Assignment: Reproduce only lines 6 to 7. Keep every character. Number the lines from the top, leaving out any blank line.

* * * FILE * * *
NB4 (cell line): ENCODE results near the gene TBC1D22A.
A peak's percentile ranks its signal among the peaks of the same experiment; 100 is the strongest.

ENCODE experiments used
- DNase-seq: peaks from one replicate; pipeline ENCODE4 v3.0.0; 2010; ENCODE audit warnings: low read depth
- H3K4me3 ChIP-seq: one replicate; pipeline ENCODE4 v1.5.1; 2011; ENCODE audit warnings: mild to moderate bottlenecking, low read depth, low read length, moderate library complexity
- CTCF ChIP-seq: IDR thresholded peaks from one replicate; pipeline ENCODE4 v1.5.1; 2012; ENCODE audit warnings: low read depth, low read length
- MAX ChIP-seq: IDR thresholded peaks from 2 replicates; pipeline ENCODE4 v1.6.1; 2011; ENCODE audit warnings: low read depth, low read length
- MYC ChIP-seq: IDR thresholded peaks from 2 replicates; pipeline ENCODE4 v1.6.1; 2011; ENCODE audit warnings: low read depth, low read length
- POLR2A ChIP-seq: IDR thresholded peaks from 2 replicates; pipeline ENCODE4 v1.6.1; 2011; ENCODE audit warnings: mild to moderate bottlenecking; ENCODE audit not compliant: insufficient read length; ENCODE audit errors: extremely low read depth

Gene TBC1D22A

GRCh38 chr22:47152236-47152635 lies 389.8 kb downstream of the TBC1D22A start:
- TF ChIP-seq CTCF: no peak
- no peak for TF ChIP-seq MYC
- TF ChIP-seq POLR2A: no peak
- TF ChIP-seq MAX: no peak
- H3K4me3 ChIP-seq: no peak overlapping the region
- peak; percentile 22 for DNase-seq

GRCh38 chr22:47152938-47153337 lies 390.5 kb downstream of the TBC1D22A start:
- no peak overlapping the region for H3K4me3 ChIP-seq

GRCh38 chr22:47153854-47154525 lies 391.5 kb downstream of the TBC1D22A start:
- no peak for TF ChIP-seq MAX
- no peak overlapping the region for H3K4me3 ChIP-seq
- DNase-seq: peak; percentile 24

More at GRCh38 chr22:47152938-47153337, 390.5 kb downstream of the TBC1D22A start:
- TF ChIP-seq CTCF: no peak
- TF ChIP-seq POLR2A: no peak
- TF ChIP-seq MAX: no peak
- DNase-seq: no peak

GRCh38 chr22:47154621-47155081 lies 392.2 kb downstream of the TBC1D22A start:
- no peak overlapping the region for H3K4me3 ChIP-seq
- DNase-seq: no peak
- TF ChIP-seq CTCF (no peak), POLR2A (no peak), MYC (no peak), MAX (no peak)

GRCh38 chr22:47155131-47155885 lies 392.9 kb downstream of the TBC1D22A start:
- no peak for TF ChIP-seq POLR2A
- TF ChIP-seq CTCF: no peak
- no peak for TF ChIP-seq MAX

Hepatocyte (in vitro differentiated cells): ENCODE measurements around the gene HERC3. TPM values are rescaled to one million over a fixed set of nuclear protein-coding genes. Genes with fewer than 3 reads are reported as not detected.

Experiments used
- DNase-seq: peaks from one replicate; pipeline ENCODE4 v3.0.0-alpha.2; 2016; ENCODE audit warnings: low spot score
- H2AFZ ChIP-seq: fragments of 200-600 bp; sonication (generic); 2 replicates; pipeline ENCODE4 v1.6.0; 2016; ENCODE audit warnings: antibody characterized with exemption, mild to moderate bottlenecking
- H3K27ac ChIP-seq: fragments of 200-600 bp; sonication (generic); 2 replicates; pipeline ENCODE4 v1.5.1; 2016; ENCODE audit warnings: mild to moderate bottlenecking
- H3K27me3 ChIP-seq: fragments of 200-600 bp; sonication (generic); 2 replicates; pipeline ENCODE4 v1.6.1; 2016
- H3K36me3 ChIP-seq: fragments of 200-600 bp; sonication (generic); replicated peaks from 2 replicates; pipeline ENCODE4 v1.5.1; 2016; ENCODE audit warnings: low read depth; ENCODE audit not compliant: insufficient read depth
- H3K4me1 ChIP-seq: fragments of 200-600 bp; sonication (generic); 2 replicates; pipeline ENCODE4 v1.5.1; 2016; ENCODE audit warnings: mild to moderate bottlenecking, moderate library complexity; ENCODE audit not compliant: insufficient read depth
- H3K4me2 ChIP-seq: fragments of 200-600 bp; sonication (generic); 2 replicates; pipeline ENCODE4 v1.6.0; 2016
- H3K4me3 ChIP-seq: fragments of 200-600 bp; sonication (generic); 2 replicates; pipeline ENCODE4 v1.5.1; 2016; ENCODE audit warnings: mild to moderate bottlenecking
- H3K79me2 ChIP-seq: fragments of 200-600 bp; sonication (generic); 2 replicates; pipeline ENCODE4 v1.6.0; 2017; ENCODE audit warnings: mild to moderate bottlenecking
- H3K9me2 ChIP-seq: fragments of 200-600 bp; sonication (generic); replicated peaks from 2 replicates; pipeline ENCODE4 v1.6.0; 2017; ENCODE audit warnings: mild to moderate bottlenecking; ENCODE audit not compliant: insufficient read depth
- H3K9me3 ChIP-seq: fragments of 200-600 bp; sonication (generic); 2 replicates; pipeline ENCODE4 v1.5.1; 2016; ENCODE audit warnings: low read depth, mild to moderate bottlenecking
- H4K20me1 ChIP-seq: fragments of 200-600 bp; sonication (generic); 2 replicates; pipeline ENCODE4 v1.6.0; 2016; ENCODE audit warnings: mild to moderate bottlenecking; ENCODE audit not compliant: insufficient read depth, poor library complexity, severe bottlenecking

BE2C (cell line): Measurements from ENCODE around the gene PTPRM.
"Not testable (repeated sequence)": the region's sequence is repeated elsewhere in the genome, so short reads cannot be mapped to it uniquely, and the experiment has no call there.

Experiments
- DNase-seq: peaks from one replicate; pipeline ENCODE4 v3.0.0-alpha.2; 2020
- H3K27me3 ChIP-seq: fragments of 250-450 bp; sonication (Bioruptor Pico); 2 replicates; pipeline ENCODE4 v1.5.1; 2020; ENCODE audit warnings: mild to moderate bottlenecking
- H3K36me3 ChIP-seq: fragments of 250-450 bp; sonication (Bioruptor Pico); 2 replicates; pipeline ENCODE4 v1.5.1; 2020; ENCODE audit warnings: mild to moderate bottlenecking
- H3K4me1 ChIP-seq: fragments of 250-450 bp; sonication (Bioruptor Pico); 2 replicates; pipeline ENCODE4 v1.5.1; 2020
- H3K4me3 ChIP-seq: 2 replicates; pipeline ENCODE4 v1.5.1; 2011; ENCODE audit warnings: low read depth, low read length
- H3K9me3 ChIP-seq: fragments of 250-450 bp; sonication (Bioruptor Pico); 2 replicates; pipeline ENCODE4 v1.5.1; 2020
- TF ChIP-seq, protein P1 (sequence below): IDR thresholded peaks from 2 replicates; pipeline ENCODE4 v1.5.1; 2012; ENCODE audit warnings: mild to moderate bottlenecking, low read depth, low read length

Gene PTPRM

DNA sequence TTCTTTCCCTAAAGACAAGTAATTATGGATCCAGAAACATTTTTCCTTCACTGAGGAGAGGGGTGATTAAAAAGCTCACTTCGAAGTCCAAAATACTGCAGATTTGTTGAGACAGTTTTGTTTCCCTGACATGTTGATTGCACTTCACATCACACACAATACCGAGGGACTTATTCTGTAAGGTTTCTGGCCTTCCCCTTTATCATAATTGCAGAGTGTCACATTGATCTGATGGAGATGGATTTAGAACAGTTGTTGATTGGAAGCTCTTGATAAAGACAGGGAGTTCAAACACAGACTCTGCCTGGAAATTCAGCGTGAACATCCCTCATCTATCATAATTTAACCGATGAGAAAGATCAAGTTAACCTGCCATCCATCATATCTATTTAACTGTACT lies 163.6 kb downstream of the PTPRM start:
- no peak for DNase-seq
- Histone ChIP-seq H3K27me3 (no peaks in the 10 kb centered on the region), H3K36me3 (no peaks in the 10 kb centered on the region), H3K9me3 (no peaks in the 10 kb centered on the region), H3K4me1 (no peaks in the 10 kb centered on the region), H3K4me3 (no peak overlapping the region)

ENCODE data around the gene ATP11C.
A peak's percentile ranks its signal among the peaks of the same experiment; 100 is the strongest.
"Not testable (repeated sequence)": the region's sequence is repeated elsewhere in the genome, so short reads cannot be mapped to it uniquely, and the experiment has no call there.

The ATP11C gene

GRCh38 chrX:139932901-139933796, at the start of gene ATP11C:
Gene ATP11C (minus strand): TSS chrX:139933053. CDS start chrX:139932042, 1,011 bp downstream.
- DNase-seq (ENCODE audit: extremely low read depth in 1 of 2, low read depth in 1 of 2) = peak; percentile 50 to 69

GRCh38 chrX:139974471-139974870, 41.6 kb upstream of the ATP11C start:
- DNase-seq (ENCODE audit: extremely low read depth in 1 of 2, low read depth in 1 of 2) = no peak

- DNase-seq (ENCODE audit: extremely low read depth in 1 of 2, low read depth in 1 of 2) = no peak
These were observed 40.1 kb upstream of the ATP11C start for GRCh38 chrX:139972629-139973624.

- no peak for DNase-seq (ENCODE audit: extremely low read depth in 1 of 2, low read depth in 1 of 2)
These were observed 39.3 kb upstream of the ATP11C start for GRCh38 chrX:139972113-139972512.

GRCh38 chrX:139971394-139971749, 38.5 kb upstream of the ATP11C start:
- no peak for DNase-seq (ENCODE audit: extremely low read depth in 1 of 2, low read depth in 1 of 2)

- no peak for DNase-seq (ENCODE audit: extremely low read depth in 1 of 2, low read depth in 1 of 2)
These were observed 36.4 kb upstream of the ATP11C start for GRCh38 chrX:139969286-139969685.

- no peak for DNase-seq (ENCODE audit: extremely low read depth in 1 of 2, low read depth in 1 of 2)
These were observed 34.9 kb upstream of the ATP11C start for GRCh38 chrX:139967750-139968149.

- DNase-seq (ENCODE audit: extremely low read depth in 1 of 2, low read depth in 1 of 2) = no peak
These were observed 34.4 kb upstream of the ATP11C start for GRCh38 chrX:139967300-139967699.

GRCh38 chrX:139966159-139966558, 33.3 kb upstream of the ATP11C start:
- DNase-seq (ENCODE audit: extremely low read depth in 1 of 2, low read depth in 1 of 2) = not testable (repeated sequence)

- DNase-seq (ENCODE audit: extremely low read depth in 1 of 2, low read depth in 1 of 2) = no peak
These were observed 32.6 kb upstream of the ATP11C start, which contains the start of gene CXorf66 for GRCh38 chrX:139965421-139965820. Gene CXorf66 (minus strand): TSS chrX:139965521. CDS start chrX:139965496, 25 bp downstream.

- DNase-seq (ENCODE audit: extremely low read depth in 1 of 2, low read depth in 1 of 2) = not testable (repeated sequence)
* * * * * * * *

- CTCF ChIP-seq: IDR thresholded peaks from one replicate; pipeline ENCODE4 v1.5.1; 2012; ENCODE audit warnings: low read depth, low read length
- MAX ChIP-seq: IDR thresholded peaks from 2 replicates; pipeline ENCODE4 v1.6.1; 2011; ENCODE audit warnings: low read depth, low read length